Evan DuBro, founder of Our Family Home and fellow Central Ohio Alzheimer’s Association board member, is also walking for his mom, whom he lost to Alzheimer’s Disease in 2007, as well as his grandparents.

Held annually in more than 600 communities nationwide, the Alzheimer’s Association Walk to End Alzheimer’s is the world’s largest event to raise awareness and funds for Alzheimer’s care, support and research. This event is open to participants of all ages and abilities.

Check in for the Columbus walk begins at noon with a seated opening ceremony at 2 p.m. The walk begins at 2:15 p.m. and is approximately 1.25 miles. The route begins at Huntington Park.

We hope you will consider either joining our team by clicking on the link or choosing to support our walk financially: click here.

On behalf of Our Family Home and CRT Realtors, thank you kindly for your support.

Meet Swedie!

Employee Spotlight:
Swedie Harris
Team Leader, Northigh Home

What do you do for Our Family Home?

I started with Our Family Home as a caregiver and am now a care team leader. I oversee everything that happens in our home from supervising the caregivers to overseeing daily needs such as scheduling, menu selection, cooking, cleaning and personal care.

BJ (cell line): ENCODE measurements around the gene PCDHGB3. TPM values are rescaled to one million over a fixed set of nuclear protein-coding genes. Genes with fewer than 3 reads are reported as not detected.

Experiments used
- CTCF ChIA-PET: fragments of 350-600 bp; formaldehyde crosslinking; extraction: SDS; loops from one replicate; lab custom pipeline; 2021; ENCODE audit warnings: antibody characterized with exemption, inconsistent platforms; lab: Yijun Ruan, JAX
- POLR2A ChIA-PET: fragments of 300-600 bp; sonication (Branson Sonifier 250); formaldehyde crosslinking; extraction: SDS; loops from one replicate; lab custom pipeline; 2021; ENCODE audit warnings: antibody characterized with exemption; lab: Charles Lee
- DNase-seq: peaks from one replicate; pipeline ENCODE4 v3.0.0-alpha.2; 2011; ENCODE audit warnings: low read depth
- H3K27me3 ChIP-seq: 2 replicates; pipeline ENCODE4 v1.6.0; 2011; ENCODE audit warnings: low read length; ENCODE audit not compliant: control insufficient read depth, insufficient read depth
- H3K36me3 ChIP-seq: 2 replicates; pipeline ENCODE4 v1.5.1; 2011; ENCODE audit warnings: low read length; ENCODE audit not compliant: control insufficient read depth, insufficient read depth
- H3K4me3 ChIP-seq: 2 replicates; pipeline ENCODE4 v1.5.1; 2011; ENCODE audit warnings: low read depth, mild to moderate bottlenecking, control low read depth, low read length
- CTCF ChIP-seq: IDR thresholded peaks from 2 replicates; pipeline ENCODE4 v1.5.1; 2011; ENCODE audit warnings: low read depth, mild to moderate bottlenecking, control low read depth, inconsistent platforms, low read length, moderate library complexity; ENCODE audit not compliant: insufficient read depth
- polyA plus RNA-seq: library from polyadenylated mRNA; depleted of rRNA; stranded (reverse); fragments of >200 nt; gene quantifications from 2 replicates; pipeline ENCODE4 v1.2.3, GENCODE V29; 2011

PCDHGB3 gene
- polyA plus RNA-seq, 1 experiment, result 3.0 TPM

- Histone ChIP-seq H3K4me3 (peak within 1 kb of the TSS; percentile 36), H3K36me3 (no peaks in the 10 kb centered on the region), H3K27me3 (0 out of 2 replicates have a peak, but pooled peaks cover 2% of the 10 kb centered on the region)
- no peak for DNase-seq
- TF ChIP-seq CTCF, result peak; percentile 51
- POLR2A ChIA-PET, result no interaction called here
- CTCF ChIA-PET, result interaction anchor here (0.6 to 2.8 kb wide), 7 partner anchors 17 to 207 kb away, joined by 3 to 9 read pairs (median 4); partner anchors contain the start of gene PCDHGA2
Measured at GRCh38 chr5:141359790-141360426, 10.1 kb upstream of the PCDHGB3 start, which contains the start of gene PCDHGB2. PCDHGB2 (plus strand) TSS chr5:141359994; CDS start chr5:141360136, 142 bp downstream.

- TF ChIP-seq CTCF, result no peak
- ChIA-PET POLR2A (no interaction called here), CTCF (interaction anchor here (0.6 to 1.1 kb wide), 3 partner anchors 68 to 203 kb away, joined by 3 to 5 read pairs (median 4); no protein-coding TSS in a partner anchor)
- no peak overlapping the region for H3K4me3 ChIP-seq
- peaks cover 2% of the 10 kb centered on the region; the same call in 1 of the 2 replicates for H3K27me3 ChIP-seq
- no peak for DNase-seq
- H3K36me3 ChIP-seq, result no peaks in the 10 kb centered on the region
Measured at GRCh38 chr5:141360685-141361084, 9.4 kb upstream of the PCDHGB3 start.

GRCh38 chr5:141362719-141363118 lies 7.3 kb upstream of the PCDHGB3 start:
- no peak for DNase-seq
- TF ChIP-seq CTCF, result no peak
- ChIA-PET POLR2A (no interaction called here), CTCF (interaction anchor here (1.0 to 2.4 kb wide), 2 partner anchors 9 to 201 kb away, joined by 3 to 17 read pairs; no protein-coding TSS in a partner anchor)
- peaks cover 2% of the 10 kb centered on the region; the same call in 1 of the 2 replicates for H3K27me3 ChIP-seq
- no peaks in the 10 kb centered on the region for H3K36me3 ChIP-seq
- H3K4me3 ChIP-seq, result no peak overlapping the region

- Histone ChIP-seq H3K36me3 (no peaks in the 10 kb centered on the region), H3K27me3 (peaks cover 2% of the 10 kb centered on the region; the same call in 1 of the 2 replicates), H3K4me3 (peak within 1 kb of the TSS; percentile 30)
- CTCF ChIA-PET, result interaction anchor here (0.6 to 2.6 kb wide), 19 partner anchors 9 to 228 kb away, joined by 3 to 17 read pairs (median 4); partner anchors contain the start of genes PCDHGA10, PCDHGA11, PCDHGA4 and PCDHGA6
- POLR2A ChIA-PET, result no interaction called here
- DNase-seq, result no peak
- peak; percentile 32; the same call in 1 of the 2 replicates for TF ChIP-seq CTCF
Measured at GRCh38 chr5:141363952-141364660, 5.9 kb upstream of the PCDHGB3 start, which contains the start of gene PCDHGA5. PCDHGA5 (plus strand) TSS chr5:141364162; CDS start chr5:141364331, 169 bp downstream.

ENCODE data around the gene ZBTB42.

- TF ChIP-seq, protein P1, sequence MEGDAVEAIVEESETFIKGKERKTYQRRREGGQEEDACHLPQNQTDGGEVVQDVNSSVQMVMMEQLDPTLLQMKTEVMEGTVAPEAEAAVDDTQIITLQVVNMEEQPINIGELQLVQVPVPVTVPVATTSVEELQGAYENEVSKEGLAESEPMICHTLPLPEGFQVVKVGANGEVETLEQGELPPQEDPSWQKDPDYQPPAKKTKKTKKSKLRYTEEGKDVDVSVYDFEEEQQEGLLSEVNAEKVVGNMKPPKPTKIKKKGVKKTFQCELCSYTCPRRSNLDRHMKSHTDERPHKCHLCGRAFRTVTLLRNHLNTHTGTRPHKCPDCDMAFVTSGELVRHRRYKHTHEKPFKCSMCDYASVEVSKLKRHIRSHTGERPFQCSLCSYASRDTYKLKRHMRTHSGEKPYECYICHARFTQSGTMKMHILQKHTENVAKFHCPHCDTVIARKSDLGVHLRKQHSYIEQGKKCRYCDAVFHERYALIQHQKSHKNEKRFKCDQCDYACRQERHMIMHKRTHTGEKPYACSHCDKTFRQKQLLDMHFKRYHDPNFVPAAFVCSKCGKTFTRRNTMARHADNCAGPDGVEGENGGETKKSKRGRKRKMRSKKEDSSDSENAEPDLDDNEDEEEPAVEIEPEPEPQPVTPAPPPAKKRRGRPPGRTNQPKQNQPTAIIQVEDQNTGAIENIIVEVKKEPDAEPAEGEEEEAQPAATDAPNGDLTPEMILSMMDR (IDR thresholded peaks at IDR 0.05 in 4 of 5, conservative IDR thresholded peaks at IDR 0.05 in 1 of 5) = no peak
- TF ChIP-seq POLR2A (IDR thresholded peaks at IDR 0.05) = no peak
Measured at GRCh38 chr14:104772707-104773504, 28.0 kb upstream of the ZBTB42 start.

How long have you worked with Our Family Home?

I started at Our Family Home in 2007. I was the first caregiver Evan hired when he started the organization. Evan’s mom was one of my first residents and I will never forget her.

What do you enjoy most about your work?

Our residents. I enjoy interacting with them and especially like cooking for them. I enjoy the smaller setting at Our Family Home. I worked for a large center previously and much prefer Our Family Home. We’re like a family, and when you do something good, they appreciate you and notice. Because of my experience with Evan and Our Family Home, I decided to pursue nursing school with the goal of working in hospice care.

What do you enjoy doing outside of work?

I love to cook and spend time with my family. My mom is a nurse, so I like to help her. I also have a daughter at The Ohio State University studying to be a pediatrician. Together we enjoy community events and trying new restaurants.

What have you learned working with residents of Our Family Home?

That one-on-one care makes a difference. We have residents come from other places and are in bad shape. But, once we take care of them, give them love and attention, they live longer. We put our residents first. Our other duties come second. They do better when you take time and talk with them rather than rushing them into your own agenda. Sometimes they want to take walks and sometimes they don’t. I read their moods and know their personalities.

How does OFH give residents and families more good days?